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An account of two people - Fred and Rose West - who lived together, raised (and killed) children, provided sexual services for anyone interested, and pretended to provide social services for single women. Investigated and told by one of the greatest journalists and writers of the last twenty years, this is the most powerful and upsetting true crime book you will ever read.
What if Jacques Lacan--the brilliant and eccentric Parisian psychoanalyst--had worked as a police detective, applying his theories to solve crimes? This may conjure up a mental film clip starring Peter Sellers in a trench coat, but in Lacan at the Scene, Henry Bond makes a serious and provocative claim: that apparently impenetrable events of violent death can be more effectively unraveled with Lacan's theory of psychoanalysis than with elaborate, technologically advanced forensic tools. Bond's exposition on murder expands and develops a resolutely Žižekian approach. Seeking out radical and unexpected readings, Bond unpacks his material utilizing Lacan's neurosis-psychosis-perversion grid.Bond places Lacan at the crime scene and builds his argument through a series of archival crime scene photographs from the 1950s--the period when Lacan was developing his influential theories. It is not the horror of the ravished and mutilated corpses that draws his attention; instead, he interrogates seemingly minor details from the everyday, isolating and rephotographing what at first seems insignificant: a single high heeled shoe on a kitchen table, for example, or carefully folded clothes placed over a chair. From these mundane details he carefully builds a robust and comprehensive manual for Lacanian crime investigation that can stand beside the FBI's standard-issue Crime Classification Manual.
Looks at the serial murders in Britain from the 'gay murders' of Michael Copeland in 1960 to the Ipswich murders of 2006. This work follows events from a social and victim-related perspective. It also covers the following killers' victims: The Ipswich murders of 2006, Peter Sutcliffe (The Yorkshire Ripper), Dennis Nilsen, and Harold Shipman.
The unconscious is a term which is central to the understanding of psychoanalysis, and, indeed everyday life. In this introductory guide, Antony Easthope provides a witty and accessible overview of the subject showing the reality of the unconscious with a startling variety of examples. He takes us on a vivid guided tour of this troubling topic via jokes, rugby songs, Hamlet, Hitchcock's Psycho, and the life and death of Princess Di. Aimed at the absolute beginner, The Unconscious is an enjoyable and easy-to-read introduction for the student and general reader.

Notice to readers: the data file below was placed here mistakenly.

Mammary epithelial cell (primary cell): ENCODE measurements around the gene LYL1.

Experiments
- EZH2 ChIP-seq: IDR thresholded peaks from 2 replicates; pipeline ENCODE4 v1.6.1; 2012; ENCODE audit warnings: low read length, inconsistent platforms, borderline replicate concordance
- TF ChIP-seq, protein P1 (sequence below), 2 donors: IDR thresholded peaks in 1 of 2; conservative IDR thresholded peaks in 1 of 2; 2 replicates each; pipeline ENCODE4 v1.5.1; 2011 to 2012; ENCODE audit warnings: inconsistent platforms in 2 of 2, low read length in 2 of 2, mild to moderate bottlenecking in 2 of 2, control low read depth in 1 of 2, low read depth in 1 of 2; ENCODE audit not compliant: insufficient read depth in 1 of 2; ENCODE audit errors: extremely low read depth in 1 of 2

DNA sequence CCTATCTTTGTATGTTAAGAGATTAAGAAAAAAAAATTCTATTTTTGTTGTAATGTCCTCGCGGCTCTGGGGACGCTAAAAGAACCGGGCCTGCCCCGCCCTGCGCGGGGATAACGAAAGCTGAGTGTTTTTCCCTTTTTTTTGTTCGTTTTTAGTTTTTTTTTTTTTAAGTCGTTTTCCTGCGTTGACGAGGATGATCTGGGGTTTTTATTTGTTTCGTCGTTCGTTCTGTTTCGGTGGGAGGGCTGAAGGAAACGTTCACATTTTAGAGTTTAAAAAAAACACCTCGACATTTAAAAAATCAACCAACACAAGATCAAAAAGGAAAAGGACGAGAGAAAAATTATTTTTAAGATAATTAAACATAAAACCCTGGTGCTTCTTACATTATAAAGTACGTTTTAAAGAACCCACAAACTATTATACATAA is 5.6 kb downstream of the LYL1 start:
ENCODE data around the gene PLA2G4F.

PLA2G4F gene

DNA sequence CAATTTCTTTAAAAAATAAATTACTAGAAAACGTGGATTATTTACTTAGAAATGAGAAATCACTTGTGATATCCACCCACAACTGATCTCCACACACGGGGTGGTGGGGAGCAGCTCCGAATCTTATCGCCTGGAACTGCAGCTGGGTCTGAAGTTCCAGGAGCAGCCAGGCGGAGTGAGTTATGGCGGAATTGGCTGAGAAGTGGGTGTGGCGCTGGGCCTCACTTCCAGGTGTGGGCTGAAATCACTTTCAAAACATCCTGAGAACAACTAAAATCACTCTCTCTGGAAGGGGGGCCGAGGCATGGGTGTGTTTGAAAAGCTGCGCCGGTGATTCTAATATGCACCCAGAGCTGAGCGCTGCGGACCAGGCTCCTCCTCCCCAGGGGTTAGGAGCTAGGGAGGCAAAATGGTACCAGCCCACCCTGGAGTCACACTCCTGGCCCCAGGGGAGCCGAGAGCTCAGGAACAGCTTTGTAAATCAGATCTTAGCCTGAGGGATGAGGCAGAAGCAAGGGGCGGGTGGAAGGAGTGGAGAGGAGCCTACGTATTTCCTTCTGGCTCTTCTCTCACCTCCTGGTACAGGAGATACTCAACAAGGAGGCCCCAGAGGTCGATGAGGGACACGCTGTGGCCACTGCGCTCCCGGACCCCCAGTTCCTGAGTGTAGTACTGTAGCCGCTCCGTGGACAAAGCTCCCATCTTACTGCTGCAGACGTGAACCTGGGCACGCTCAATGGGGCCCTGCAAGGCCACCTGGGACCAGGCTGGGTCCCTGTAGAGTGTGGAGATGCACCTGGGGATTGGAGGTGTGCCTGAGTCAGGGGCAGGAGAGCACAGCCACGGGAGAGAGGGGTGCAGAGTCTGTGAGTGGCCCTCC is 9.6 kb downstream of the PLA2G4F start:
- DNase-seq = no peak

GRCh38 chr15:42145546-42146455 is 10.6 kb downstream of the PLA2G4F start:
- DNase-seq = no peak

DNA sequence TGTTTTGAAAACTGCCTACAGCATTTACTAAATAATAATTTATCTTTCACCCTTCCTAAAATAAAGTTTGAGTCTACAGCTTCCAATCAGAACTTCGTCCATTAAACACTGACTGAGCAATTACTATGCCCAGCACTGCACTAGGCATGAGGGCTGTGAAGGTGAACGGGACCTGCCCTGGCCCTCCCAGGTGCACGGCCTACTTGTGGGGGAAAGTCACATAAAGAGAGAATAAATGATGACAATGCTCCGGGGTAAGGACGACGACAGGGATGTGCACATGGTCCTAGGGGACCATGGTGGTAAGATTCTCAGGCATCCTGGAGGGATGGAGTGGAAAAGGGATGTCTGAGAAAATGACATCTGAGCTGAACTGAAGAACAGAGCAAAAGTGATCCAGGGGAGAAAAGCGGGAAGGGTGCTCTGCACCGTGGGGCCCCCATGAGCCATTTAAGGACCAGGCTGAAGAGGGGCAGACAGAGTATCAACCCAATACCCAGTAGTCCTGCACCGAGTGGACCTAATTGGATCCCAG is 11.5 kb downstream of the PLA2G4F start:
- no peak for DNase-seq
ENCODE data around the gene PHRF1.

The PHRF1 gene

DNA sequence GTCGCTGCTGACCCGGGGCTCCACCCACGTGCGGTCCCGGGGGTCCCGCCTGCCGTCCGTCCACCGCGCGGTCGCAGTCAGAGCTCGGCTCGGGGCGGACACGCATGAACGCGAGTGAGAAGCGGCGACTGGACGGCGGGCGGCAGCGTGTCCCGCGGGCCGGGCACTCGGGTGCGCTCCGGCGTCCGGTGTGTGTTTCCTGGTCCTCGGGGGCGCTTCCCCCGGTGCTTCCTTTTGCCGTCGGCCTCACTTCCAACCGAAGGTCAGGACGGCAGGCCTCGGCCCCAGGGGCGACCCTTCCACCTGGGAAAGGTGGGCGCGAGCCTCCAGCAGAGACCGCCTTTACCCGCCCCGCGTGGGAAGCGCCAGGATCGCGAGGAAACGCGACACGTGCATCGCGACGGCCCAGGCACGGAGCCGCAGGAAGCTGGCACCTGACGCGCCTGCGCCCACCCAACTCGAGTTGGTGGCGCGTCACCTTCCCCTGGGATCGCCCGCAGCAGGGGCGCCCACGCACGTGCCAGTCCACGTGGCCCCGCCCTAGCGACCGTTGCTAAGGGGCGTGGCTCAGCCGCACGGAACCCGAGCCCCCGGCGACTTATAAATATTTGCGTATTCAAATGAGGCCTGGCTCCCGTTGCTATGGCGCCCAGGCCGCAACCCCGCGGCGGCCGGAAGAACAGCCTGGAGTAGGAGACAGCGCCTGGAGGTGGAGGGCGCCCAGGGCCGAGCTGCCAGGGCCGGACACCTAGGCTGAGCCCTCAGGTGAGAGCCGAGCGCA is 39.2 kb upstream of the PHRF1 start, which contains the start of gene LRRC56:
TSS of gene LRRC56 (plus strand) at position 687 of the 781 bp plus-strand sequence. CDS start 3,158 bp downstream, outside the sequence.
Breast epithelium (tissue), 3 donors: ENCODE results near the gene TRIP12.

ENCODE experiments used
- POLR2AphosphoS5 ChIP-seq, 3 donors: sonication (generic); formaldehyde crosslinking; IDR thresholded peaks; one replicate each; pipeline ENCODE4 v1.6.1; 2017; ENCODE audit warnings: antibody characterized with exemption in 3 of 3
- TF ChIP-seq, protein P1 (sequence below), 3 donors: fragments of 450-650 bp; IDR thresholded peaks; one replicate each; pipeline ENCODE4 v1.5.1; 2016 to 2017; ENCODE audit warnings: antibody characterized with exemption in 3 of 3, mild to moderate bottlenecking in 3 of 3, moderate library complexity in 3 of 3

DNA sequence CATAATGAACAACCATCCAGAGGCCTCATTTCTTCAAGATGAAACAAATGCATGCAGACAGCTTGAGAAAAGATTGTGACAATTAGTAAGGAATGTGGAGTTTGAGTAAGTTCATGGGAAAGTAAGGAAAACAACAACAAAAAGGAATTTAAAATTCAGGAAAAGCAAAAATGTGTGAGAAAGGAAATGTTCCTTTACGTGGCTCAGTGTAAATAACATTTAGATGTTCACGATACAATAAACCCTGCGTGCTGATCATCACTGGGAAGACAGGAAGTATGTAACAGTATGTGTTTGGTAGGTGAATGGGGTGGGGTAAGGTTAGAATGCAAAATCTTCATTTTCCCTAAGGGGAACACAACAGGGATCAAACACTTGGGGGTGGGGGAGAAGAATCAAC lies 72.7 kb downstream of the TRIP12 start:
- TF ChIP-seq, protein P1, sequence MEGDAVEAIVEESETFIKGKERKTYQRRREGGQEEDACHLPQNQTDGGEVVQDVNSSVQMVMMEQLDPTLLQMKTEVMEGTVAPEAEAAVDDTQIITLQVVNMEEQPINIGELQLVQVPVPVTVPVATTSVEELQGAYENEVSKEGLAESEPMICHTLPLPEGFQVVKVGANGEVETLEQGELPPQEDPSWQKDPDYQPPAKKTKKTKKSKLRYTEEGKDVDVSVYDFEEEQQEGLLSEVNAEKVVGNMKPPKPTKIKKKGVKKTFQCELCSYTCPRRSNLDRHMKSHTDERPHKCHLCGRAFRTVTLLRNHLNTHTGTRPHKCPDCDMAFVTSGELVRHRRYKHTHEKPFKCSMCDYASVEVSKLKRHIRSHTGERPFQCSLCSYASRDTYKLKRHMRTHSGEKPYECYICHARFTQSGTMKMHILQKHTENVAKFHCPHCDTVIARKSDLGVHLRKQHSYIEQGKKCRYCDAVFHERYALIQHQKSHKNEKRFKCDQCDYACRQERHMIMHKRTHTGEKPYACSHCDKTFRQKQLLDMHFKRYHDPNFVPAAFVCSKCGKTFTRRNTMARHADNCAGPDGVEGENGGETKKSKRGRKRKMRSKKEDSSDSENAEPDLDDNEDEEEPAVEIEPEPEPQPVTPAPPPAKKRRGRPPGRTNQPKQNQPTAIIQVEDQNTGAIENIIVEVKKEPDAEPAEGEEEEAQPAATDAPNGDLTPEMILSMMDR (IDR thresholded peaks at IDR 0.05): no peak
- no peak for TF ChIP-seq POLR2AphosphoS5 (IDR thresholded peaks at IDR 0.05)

'Hugely insightful and thought provoking . . . I read it from cover to cover in one go' - Emilia Fox 'With characteristic brilliance and admirable sensitivity, Wilson illuminates the complex causes of their often horrific crimes' - Professor Simon Winlow, Vice President of the British Society of Criminology Professor David Wilson has spent his professional life working with violent men - especially men who have committed murder. Aged twenty-nine he became, at that time, the UK's youngest ever prison Governor in charge of a jail and his career since then has seen him sat across a table with all sorts of killers: sometimes in a tense interview; sometimes sharing a cup of tea (or something a little stronger); sometimes looking them in the eye to tell them that they are a psychopath. Some of these men became David's friends; others would still love to kill him. My Life with Murderers tells the story of David's journey from idealistic prison governor to expert criminologist and professor. With experience unlike any other, David's story is a fascinating and compelling study of human nature.
Norman Miller used to be one of Fleet Street's finest. Now he's a middle-aged, burned-out hack with a gift for the sensational story, the shouting tabloid lead. But as he reports on a series of brutal murders and sex crimes, he's forced to wonder whether he is just a witness - or part of some deeper pattern of cause and effect . . . 'Remarkable . . . Devastating . . . Required reading for anyone interested in what British fiction should be doing today.' Stephen Amidon, Esquire
Summer 2007 was an extraordinarily rich time for news. Floods. Foot and mouth. The disappearances of Tony Blair and Madeleine McCann. The arrival of Gordon Brown. Terror attacks in Glasgow. And Gordon Burn, artist, journalist and true-crime author, has taken the events from this bleak summer and turned them into an utterly unique novel about the way news is made, and how the media creates and manipulates the stories we see before us. A daring and thrilling novel from one of the most astute observers of celebrity and tragedy, that is sure to make the headlines itself.

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